A great number of the home repair and safety problems are avoidable with just a little preventive maintenance.
The truth, though, is that most homeowners are simply not informed of the regular home maintenance items they should be taking care of and, unfortunately, find out the hard way when accidents occur or when the repair bills arrive.
Here is a list of the most important preventive measures a homeowner can take to help eliminate problems before they happen.
Electric circuit breakers: Every homeowner should know where the circuit panel is located, in case of an emergency. Because circuit breakers are subject to "sticking" due to dirt and dust, each breaker should be flipped off and on several times at least twice annually.
This will help assure that the breaker will trip automatically when an overload occurs. Smart timing for this procedure is in the spring and fall when the time changes and digital clocks have to be reset anyway.
Smoke alarms: Every home should be equipped with at least one smoke alarm in every sleeping area and one in the hallway outside. All smoke alarms have a test button that should be activated three times annually to assure that the horn is operational.
Also, on battery-powered alarms, it is a good idea to replace the battery once annually even if the horn sounds when tested.
Fire extinguishers: Fire officials recommend that every home have at least one easily accessible, good-quality fire extinguisher with a built-in pressure gauge. The gauge should be checked every month to assure that the extinguisher is sufficiently charged to be effective.
Termites: Termites are one of your house's worst enemies. Once they get started on a home, they can continue unseen consuming the structural members for years until the home is no longer safe to occupy.
It's imperative that any wood-frame structure be checked for termites by a licensed inspector every three to five years, or whenever "fecal pellets" (small poppy seed-like droppings) are seen anywhere around the property.
Obviously, the extent of infestation and resultant damage is minimized if the colony is found and treated early.
Roof and gutters: The roof, perhaps the most important part of a house, usually receives the least attention or preventive care. At least twice a year the roof should be checked for loose or cracked shingles or tiles, cracks around vent pipes and flashings, holes or cracks in flat roof surfaces or open seams where two roof surfaces join.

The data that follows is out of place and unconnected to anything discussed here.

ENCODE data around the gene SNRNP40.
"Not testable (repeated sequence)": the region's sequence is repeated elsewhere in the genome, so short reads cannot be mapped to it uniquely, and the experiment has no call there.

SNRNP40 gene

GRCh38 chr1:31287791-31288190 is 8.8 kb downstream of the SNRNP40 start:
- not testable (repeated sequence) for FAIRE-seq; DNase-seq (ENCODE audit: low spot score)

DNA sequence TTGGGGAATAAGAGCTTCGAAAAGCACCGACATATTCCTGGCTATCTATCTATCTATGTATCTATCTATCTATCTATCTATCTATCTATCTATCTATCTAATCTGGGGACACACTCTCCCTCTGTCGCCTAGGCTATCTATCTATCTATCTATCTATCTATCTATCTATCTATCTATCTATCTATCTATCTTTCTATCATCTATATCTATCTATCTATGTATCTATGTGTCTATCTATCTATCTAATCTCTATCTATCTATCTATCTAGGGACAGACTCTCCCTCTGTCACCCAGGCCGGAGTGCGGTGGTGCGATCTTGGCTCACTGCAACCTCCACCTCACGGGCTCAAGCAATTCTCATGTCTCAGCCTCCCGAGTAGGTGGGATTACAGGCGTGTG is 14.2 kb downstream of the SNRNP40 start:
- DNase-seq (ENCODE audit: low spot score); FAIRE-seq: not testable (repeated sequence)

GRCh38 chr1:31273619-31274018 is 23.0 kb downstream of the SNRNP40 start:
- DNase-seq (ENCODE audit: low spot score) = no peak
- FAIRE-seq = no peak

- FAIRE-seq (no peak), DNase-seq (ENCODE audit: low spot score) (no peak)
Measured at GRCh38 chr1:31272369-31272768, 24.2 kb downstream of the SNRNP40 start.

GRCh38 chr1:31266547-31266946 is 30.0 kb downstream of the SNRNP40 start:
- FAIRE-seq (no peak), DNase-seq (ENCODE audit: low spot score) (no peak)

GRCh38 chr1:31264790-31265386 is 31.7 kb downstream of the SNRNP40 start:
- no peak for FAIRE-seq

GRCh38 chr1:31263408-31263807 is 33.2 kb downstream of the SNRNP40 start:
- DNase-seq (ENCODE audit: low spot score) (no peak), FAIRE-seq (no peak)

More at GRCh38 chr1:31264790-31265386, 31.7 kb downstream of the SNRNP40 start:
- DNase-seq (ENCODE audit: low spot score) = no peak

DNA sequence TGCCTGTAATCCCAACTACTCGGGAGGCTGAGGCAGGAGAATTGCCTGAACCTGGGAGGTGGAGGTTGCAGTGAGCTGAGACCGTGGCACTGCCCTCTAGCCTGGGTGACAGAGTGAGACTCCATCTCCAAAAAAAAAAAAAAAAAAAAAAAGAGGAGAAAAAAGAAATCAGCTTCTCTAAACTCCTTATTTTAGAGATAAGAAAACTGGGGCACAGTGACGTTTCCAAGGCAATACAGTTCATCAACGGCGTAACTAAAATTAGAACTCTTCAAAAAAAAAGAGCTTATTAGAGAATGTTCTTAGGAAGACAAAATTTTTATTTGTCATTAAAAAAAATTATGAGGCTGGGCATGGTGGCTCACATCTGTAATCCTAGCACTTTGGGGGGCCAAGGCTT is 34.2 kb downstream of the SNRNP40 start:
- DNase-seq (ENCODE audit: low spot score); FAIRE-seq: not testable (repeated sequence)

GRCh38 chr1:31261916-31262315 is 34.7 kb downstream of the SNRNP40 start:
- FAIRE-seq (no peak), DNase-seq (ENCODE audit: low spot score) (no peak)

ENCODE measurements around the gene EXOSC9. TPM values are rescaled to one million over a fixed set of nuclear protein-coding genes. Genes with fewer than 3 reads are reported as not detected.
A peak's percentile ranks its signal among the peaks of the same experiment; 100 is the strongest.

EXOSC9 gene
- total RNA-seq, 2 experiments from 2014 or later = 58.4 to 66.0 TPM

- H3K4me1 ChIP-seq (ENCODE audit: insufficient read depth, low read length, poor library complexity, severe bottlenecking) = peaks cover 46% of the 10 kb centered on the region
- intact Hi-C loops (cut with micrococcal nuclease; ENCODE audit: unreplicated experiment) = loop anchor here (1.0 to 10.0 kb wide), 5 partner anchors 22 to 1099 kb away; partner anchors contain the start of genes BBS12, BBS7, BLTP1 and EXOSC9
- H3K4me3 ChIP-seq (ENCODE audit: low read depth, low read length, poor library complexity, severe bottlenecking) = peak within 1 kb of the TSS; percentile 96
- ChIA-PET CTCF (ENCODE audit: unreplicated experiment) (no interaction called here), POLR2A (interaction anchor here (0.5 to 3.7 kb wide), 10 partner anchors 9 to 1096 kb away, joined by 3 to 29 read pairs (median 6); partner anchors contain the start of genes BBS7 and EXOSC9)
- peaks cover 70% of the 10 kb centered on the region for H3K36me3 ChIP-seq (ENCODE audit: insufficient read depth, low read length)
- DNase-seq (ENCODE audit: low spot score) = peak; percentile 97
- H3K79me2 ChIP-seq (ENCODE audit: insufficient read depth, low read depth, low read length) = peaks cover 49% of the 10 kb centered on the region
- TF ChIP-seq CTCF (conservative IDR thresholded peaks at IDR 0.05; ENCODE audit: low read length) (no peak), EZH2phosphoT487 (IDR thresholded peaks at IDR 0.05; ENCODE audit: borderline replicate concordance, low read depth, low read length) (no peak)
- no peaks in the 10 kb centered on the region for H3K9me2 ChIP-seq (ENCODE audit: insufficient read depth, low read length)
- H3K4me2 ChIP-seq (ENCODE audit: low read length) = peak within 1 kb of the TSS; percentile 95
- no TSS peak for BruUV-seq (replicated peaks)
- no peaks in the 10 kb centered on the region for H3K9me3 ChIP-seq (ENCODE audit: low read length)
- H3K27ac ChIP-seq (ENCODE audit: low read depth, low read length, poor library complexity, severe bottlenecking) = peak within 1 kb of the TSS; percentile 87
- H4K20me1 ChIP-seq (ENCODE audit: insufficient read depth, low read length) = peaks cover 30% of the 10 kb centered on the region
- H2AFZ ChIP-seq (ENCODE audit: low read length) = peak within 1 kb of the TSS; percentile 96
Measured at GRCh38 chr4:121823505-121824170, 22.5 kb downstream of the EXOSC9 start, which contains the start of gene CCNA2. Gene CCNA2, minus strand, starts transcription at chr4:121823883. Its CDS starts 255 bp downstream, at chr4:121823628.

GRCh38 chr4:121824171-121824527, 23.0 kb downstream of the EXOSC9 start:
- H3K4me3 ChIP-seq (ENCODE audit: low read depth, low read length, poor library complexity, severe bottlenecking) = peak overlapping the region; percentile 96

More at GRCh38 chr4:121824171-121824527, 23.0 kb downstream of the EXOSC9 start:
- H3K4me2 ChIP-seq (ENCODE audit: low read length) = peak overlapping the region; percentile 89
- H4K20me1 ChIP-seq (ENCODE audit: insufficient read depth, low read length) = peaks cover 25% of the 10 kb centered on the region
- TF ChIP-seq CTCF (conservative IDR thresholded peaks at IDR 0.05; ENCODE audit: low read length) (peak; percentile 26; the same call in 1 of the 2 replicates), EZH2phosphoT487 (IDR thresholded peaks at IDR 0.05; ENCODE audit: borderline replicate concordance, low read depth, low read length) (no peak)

Most of these problems can be easily repaired by a roofer or handyman, thereby preventing water damage to the roof's structural members and ceilings below, and greatly extending the life of the roof.
Roof drains and rain gutters and downspouts must be kept clean. Not only will accumulated leaves and debris clog the gutters, rendering them useless, but the material stays wet long after the rain has passed, causing the gutters to rust and corrode. At least once monthly during the rainy season all roof drains and gutters should be cleared.
Paint and window glazing: The exterior paint and window glazing (or putty) on a house serve to protect wood trim, siding and window frames from weathering and decay. When cracks and blisters appear in the paint or when glazing is loose or missing around a window, the lumber is subject to harmful ultraviolet rays of the sun and dry-rot damage from moisture incursion.
To prevent these problems, the painted outside surfaces of a home should be inspected three or four times annually and repainted or "touched up" as needed.
Tub, shower and sink caulkings: Caulking is the material that forms a seal between the porcelain and tile or plumbing fixtures of a tub, shower or sink or between two tile surfaces that join at an angle.
Because of normal shifting and settling of all wood-frame structures and normal wear, the caulking material will eventually crack. Cracks or holes in the caulk allow water to leak into adjoining subsurfaces with very damaging results to the lumber, tile and plaster.
Worn caulking accounts for a large percentage of needless calls to plumbers as many homeowners misperceive moisture damage from bad caulk to be a plumbing leak. Caulking material should be inspected for looseness or cracks every other month and replaced or touched-up where necessary. Smooth new material with a wet finger.
Gas Furnace and Appliance Inspection: Because of the risks of fire and carbon monoxide poisoning posed by gas-fired furnaces and appliances, the Gas Co. recommends that all homeowners contact them every other year for a safety inspection. This is normally a free service.
Furnace filter: All forced-air furnaces and furnace/air conditioning units have a replaceable or cleanable filter somewhere on the air intake duct or behind the lower furnace panel.